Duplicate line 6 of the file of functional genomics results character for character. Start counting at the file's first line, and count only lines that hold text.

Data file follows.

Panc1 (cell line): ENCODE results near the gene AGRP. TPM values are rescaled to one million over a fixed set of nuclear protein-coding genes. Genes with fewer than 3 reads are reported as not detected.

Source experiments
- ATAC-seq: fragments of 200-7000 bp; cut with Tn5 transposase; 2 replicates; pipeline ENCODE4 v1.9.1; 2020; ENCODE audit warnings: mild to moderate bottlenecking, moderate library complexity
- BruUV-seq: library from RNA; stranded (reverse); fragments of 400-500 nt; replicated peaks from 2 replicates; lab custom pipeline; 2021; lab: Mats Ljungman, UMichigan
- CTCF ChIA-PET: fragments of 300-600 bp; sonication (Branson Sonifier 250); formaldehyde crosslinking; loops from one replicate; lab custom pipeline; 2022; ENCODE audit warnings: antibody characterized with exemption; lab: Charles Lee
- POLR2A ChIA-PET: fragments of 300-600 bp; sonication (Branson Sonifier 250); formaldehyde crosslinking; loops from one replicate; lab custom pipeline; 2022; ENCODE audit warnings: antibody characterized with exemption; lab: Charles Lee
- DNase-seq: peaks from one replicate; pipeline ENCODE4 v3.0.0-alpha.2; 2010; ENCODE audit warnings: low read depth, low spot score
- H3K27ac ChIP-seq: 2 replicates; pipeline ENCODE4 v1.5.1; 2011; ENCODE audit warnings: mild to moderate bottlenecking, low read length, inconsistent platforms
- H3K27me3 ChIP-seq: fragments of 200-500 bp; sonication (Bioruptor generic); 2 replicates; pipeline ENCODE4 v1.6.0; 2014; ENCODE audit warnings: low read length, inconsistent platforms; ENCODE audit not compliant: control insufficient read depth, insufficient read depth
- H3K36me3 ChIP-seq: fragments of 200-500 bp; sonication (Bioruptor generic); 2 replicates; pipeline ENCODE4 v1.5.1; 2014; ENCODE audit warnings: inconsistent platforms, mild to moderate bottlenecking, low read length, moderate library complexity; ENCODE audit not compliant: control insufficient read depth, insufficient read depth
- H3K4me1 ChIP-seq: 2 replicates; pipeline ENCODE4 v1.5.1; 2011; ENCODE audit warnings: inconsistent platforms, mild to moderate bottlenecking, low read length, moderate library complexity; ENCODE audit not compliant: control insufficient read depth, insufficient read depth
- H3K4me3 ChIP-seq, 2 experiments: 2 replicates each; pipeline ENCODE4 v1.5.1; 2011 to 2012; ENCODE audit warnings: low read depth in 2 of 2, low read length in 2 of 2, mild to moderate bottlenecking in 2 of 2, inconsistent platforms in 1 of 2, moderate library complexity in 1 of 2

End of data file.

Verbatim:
- POLR2A ChIA-PET: fragments of 300-600 bp; sonication (Branson Sonifier 250); formaldehyde crosslinking; loops from one replicate; lab custom pipeline; 2022; ENCODE audit warnings: antibody characterized with exemption; lab: Charles Lee